If there is one discordant element in the film, it's the abrupt shift in the relationship between Jan and Eva once they have had their first direct experience with the violence. They are at first portrayed as affectionate and loving, not in a saccharine way, but realistically, with the occasional barbed comment, just as quickly withdrawn and apologized for. But once the region has been pacified, they are suddenly at each other's throats, and their bitter and venomous comments (Eva says that at least they were nice to each other during the war) seem disproportionate to the relatively benign events they have experienced. Granted, they are living under difficult conditions, and subject to the whims of their benefactor Jacobi, but the 180 degree shift seems artificial and is extremely jarring.

Despite the English title Shame, the Swedish title is more accurately translated with the definite article as "The Shame," which begs the question of what specifically Bergman is referring to. There's certainly plenty of shame to go around—Jan's initial weakness and later revoltingly self-centered behavior, for one—but it's obvious that for Bergman, the ultimate shame is war itself, and the horrific effects it has on those least-prepared to deal with its immediate effects and long term consequences.

Rating for Style: A-
Rating for Substance: B+

 

Image Transfer

 One
Aspect Ratio1.33:1 - Full Frame
Original Aspect Ratioyes
Anamorphicno


Image Transfer Review: This is quite a good transfer, with deep blacks and the rare bright whites coming through clearly, allowing cinematographer Sven Nykvist's careful lighting to shine. There is occasional grain, but this is only distracting in one or two scenes. There are no compression artifacts, and a welcome lack of edge enhancement.

Image Transfer Grade: A-

 

Audio Transfer

 LanguageRemote Access
DS 2.0Swedish, Englishno


Audio Transfer Review: The mono sound is limited in range, but never sounds harsh or strident, and is fine for a film of this vintage.

Audio Transfer Grade: B+

 

Disc Extras

Static menu with music
Scene Access with 20 cues and remote access
Subtitles/Captions in English, French, Spanish with remote access
1 Original Trailer(s)
1 Documentaries
1 Feature/Episode commentary by Bergman biographer Marc Gervais
Packaging: Keep Case
1 Disc
1-Sided disc(s)
Layers: dual

Extra Extras:
  1. On-Camera Interview with Liv Ullmann
  2. Photo Gallery
  3. Printed insert with chapter listing
Extras Review: Bergman biographer Marc Gervais provides a commentary track. As a film professor and Jesuit priest, he's well positioned to interpret and explain Bergman's work. He talks about the structure of the film, with its undramatic opening scenes providing counterpoint to the horrors to come, the rituals of everyday Swedish life and how they are shattered, the deliberate confusion that Bergman creates in several scenes, and comments on Liv Ullmann and her dedication to UNICEF. While his comments are interesting, too often he lapses into a simple description of what's happening on the screen, and the results are mixed. Surprisingly, he offers no interpretation of the use of church bells on the soundtrack, and his comment that a disturbing scene of a doctor flippantly examining the injuries of rounded-up prisoners is "just the doctor doing his job" is bizarre.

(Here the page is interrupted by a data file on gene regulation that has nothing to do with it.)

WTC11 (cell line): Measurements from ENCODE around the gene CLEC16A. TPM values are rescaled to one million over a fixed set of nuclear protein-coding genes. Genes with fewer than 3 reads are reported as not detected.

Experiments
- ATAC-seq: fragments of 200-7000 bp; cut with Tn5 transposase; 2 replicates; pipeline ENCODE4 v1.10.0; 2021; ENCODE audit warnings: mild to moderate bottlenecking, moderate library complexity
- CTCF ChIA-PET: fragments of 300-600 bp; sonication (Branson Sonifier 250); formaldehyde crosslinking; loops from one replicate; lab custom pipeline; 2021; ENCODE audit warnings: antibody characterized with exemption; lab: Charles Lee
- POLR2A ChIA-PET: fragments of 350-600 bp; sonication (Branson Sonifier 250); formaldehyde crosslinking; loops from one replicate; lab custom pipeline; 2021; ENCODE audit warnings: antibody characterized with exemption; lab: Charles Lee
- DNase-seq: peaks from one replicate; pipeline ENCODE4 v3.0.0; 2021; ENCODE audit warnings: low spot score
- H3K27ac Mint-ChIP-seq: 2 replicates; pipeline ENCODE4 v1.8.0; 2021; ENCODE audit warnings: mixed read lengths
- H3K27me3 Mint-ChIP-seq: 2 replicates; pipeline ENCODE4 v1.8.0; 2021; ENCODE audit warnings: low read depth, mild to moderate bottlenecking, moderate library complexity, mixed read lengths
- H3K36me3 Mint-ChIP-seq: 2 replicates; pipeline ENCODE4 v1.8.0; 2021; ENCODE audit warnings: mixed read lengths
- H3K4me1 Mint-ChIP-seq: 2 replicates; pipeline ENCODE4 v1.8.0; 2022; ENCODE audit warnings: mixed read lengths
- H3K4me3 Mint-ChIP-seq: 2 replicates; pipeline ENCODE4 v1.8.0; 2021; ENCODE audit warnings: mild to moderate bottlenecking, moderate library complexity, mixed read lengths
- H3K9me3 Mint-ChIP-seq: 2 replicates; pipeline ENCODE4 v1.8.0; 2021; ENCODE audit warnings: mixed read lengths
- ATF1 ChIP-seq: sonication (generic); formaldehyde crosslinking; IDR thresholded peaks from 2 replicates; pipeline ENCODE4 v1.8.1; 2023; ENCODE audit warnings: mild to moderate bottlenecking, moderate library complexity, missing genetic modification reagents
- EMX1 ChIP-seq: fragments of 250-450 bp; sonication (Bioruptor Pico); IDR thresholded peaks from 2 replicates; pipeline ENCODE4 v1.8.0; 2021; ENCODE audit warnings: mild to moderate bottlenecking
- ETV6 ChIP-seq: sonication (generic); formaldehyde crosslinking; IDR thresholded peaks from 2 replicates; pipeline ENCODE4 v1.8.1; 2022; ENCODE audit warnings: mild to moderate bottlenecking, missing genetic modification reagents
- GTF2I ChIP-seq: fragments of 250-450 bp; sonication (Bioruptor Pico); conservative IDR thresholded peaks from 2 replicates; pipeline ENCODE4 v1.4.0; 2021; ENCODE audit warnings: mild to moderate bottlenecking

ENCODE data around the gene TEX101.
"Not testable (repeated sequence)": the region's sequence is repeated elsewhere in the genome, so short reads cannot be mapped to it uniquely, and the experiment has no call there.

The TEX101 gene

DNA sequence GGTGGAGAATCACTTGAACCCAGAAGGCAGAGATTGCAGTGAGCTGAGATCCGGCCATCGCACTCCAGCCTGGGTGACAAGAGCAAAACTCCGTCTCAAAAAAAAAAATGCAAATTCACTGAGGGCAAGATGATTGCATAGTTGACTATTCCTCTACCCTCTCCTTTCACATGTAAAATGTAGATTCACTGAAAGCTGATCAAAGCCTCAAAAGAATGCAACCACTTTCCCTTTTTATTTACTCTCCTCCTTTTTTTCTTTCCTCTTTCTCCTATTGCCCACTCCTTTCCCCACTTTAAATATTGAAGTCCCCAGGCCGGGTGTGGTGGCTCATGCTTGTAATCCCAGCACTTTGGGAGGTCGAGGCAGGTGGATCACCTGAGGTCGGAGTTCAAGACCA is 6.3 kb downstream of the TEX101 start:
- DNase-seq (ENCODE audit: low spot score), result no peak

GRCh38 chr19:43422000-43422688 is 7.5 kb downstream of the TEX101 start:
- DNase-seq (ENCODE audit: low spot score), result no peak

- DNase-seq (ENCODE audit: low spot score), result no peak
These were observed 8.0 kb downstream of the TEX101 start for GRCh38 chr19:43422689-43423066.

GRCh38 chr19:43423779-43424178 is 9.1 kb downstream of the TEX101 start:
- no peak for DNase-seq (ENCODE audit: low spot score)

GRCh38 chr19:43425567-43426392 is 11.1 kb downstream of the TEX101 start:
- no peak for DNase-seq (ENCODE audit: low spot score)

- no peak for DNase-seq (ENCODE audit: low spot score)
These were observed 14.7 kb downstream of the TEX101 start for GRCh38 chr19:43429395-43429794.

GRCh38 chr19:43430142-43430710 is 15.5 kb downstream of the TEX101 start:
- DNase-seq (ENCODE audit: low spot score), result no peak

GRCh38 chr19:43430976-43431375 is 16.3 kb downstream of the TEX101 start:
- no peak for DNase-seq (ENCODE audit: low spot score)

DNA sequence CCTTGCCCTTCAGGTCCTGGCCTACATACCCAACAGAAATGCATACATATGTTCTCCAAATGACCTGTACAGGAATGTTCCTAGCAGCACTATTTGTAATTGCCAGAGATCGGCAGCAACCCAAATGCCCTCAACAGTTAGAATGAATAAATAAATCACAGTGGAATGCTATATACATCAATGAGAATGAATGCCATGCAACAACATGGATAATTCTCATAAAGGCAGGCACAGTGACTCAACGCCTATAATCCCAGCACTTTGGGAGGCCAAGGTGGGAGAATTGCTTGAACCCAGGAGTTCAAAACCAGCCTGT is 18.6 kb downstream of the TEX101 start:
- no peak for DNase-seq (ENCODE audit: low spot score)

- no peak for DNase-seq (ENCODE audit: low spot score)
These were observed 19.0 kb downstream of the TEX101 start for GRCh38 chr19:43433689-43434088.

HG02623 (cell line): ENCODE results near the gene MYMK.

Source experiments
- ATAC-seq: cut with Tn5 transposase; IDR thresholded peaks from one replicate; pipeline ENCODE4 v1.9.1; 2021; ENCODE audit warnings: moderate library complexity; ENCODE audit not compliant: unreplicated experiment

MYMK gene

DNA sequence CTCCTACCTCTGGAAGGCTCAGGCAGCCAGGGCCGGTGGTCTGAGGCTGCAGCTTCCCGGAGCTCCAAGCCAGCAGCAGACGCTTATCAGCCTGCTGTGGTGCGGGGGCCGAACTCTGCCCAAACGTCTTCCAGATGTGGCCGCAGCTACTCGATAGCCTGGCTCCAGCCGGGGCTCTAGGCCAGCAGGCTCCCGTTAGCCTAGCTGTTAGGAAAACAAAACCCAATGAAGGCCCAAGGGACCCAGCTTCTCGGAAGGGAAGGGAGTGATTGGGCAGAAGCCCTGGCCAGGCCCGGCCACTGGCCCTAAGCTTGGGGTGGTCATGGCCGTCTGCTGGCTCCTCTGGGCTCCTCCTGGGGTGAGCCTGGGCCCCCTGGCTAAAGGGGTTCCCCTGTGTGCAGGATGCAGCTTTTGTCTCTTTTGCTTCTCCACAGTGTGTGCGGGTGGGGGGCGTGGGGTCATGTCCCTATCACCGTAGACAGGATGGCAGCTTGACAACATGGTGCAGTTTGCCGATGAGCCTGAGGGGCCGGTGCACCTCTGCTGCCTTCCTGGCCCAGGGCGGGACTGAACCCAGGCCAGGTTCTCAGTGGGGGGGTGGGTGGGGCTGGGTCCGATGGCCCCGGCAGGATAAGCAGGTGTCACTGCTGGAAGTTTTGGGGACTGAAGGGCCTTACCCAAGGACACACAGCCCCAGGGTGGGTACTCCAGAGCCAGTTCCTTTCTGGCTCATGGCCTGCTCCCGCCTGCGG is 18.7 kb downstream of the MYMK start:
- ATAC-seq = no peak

The 18m:34s In Search of Humanity documentary consists of intercut scenes from the film, snippets of an interview with Liv Ullmann, comments by Marc Gervais, and, in common with the rest of the discs in MGM's box set, segments of a 1970 Canadian Broadcasting Corporation interview with Bergman, which are only marginally related at best. There's not a great deal of interest here, although Gervais places Shame in the context of Bergman's other "personality disintegration" films of the 1960s, and Ullmann contributes some interesting comments on the conditions of making the film, and the questionable claim that it contains Bergman's only improvised scene.

In the brief (3m:49s) interview with Liv Ullmann, recorded in 2002, she discusses her working and personal relationships with Bergman. The US release trailer (which somehow misspells Liv Ullmann's name) is presented in a good transfer, although the source contains scratches and speckles. The photo gallery is duplicated on the Supplemental Materials disk, and contains a shot of the film's poster, as well as 43 production photos.

Extras Grade: B+

 

Final Comments

In one of his few excursions into genre film, Swedish director depicts the horrifying consequences of war on those least prepared to deal with its dehumanizing effects. The performances are excellent, and the quality transfer and reasonable extras add up to a worthwhile package.